Ophthalmologists are becoming increasingly dissatisfied with electronic health records (EHRs) as their perceptions of financial and clinical productivity decline, according to a study published in JAMA Ophthalmology.
In this study, researchers evaluated the results of three surveys examining perceptions toward EHRs by ophthalmologists. Members of the American Academy of Ophthalmology were included in the surveys, which included 592 respondents to a 2006 survey, 492 in 2011 and 348 in 2016.
Of all participants, 72.1 percent had implemented EHRs, a 19 percent increase from 2006. While only 15 percent of respondents in 2006 believed that EHR implementation reduced productivity, more than half of respondents believed the same in 2016. Additionally, 13 percent of respondents in 2006 believed EHRs increase costs, which increased to 75 percent in 2016.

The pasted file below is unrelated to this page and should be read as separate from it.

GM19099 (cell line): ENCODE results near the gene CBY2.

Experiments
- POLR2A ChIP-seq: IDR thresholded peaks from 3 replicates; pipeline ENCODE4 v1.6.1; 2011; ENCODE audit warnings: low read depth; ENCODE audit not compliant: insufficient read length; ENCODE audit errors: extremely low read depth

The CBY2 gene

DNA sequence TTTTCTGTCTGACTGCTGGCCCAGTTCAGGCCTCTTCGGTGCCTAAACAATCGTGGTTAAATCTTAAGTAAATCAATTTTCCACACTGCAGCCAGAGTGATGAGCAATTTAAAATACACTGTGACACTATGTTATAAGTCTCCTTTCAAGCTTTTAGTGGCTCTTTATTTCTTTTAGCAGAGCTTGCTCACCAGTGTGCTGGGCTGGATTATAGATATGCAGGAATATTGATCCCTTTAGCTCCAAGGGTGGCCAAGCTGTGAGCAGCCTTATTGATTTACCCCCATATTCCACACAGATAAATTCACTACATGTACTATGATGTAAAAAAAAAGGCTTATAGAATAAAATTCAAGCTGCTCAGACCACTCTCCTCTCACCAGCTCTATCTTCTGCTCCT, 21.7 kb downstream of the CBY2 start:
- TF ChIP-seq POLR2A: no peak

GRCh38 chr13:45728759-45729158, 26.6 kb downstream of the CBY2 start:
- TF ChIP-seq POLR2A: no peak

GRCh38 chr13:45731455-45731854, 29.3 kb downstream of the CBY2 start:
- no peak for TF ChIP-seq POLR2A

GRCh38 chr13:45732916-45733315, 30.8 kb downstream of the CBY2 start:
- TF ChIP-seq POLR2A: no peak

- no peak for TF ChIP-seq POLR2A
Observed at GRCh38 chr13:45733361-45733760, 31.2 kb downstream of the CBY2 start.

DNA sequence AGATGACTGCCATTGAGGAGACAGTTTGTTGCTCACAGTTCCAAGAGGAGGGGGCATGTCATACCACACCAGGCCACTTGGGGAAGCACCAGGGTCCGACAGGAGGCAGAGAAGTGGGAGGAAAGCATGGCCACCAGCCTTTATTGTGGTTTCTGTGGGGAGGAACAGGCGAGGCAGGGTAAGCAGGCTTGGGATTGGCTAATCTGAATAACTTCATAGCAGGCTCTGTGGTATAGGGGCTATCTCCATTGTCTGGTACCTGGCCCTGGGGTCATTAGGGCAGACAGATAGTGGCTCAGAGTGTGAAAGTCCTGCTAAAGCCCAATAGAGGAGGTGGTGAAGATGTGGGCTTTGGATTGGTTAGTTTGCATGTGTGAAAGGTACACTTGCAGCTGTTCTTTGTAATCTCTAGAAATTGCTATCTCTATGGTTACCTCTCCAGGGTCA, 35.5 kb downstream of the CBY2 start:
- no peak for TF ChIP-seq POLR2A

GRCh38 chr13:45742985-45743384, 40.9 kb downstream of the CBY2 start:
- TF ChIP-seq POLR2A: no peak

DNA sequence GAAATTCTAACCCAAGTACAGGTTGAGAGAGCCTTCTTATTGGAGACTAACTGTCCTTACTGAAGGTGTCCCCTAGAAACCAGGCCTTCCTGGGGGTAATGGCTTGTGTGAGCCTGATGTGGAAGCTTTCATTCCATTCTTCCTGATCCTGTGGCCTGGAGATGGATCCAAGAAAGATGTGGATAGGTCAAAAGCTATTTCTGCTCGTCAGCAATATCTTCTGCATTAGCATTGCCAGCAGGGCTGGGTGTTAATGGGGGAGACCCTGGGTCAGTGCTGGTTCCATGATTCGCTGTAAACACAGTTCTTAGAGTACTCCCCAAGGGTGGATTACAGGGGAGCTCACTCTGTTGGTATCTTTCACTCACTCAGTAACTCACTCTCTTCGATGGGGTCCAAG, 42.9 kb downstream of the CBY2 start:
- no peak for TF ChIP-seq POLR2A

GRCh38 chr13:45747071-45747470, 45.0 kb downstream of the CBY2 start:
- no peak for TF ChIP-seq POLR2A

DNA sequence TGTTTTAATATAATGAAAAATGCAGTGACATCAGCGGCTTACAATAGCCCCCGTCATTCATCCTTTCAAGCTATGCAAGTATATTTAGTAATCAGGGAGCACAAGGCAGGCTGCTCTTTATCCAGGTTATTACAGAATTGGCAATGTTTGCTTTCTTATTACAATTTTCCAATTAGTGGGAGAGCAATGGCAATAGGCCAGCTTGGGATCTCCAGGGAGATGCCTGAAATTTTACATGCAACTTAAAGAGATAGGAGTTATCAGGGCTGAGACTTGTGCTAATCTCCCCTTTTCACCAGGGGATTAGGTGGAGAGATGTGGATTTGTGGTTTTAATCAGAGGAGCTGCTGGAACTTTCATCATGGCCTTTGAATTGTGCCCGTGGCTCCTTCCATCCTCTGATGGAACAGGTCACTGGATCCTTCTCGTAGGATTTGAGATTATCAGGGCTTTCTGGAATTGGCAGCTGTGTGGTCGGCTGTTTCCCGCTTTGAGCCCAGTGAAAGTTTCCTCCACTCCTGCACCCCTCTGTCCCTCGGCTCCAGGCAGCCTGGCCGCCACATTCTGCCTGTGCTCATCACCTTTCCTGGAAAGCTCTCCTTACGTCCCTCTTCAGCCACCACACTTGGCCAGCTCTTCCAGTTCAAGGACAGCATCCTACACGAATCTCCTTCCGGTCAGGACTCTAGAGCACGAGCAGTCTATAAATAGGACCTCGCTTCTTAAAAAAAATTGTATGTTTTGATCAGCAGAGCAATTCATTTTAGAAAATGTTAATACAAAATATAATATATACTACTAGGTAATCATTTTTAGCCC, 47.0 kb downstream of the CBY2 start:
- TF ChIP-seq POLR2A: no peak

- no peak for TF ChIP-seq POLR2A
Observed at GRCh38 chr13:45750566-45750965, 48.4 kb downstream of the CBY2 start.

"Our findings highlight the fact that companies that design EHR systems should further address the efficiency and usability of those systems," said lead author Michele C. Lim, vice chair and medical director of the University of California, Davis Eye Center. "The surveys reveal deepening dissatisfaction with utilizing EHR. Despite their dissatisfaction, however, only one-third of ophthalmologists surveyed said that they would return to paper records if they could, and more than half said they would not."